High blood pressure and kidney disease
High blood pressure is a major cause of kidney disease and kidney failure.
The extra pressure can damage blood vessels in the kidneys, stopping them from working properly.
What are the symptoms of kidney disease?
The symptoms of kidney disease include:
- High blood pressure.
- A decrease in the amount of urine produced or difficulty urinating.
- Oedema (fluid retention), especially in the lower legs.
- A need to urinate more often, especially at night.
How is kidney disease diagnosed?
As with high blood pressure, you may not realise you have kidney disease. Certain laboratory tests can indicate whether your kidneys are eliminating waste products properly. These tests include serum creatinine and glomerular filtration rate (GFR) as elevated levels of serum creatinine and reduced GFR rates can indicate kidney damage. Proteinuria, an excess of protein in the urine, is also a sign of kidney disease.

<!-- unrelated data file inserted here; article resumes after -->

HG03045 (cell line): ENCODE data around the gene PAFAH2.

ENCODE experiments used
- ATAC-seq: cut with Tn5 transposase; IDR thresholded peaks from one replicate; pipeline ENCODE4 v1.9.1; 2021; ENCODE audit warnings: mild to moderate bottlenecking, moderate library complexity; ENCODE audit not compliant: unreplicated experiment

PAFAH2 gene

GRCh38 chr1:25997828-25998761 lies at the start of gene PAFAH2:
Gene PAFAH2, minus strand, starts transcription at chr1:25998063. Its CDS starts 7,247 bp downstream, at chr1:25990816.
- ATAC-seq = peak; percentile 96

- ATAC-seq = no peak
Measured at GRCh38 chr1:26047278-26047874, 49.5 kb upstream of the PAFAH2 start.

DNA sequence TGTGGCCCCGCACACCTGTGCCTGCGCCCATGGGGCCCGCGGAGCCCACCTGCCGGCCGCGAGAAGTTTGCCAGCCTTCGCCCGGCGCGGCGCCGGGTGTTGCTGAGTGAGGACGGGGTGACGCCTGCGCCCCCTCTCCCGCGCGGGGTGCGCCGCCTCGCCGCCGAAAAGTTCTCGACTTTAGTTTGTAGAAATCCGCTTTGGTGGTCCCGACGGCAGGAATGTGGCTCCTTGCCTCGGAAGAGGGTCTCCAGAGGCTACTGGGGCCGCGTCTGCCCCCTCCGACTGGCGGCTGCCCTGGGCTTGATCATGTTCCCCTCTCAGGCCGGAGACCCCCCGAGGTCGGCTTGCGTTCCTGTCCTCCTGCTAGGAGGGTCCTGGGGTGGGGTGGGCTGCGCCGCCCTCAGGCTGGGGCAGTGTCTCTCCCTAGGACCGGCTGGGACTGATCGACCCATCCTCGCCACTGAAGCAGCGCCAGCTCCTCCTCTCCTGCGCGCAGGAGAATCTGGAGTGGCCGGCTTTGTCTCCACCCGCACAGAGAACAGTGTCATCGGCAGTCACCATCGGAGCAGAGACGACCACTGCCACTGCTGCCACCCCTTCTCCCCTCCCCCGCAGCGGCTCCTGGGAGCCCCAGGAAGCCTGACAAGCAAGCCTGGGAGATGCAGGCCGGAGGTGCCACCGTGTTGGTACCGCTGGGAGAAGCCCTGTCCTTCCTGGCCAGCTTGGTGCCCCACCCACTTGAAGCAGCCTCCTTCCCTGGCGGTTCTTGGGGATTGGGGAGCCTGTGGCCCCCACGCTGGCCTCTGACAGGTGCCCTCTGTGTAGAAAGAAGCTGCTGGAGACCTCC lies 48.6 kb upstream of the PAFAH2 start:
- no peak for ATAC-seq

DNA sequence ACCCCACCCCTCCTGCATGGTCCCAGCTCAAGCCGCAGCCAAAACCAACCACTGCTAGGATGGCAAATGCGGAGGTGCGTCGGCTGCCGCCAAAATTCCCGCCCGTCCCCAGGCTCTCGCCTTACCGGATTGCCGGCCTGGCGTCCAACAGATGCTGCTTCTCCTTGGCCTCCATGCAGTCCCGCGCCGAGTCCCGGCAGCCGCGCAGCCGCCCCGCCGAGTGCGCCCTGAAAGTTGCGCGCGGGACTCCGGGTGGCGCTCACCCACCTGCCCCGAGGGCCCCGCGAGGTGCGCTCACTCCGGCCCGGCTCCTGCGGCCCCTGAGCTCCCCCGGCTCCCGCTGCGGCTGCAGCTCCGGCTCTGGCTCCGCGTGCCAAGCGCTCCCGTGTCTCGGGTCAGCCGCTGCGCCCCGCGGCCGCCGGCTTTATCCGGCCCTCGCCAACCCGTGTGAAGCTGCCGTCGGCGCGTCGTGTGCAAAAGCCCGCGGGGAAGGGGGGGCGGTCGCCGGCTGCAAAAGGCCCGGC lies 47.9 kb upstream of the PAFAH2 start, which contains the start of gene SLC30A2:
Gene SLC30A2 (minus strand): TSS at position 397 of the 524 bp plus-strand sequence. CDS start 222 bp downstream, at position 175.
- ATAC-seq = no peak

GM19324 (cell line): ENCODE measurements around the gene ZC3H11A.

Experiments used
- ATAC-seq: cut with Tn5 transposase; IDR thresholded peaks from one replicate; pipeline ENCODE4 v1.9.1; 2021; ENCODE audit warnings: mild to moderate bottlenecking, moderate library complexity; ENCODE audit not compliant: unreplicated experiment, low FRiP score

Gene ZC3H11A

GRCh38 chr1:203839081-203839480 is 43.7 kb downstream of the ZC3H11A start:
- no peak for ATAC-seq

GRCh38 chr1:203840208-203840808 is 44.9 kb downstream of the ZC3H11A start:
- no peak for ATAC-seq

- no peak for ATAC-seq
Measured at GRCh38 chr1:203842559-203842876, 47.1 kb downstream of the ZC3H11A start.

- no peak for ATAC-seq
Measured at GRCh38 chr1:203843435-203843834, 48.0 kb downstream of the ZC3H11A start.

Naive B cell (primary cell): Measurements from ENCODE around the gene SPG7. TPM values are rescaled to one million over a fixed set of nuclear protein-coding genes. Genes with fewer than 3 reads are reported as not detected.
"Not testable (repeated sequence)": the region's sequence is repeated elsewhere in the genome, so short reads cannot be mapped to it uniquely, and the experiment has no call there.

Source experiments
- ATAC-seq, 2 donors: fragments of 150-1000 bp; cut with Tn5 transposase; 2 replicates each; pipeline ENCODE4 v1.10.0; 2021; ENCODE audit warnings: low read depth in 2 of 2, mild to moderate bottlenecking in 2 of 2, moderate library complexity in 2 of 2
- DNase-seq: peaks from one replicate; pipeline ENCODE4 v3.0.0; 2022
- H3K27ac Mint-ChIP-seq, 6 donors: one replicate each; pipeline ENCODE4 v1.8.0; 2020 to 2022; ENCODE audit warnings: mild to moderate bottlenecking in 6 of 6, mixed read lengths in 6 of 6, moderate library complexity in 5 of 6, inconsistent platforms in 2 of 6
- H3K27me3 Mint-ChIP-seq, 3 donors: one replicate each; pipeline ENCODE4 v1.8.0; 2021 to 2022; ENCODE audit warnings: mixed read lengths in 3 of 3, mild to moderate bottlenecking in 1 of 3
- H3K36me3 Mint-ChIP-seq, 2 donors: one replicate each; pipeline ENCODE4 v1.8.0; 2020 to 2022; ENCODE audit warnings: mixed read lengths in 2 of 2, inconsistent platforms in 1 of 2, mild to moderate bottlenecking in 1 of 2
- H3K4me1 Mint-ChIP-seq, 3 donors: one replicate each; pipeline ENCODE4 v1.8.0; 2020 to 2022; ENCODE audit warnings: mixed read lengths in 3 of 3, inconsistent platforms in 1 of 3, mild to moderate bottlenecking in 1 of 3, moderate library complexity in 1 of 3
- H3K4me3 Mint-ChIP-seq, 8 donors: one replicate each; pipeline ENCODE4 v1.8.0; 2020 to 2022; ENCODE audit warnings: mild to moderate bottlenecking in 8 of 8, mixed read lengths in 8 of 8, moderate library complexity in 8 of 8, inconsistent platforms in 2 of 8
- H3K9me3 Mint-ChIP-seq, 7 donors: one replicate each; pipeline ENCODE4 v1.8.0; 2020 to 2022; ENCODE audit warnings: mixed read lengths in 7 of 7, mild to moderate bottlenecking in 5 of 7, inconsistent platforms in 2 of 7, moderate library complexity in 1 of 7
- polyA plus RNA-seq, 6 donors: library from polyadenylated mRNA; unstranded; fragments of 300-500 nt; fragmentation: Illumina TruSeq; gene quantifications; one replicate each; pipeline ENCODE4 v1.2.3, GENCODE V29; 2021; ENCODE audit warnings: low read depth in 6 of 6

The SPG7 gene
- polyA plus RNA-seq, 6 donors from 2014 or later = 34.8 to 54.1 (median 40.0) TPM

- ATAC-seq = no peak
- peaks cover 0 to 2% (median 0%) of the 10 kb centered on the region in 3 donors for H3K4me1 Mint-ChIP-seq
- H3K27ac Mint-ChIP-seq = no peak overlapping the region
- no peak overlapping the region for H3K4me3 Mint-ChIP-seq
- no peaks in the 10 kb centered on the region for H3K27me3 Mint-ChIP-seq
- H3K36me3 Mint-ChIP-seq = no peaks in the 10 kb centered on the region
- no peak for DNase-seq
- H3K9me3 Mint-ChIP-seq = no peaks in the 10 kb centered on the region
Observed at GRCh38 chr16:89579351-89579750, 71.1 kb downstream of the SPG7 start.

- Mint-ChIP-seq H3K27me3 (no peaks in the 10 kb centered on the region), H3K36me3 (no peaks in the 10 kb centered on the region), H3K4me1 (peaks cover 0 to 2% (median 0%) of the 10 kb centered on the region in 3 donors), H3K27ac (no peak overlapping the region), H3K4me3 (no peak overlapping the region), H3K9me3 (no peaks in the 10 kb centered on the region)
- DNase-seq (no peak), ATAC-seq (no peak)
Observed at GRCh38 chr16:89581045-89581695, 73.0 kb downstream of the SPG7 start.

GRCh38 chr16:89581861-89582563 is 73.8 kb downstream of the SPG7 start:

Who is at risk of kidney disease due to high blood pressure?
Kidney disease caused by high blood pressure affects every group and race. However certain groups are at a higher risk, including:
- People who have diabetes.
- People with a family history of high blood pressure and kidney disease.
- People who are black of African or Caribbean descent.
- People who are of South Asian origin.
How can I prevent and treat kidney disease?
To prevent, and treat, kidney disease from high blood pressure:
- Try to keep your blood pressure under control.
- Make sure you get your blood pressure checked on a regular basis.
- Eat a healthy diet.
- Take the medication your doctor prescribes.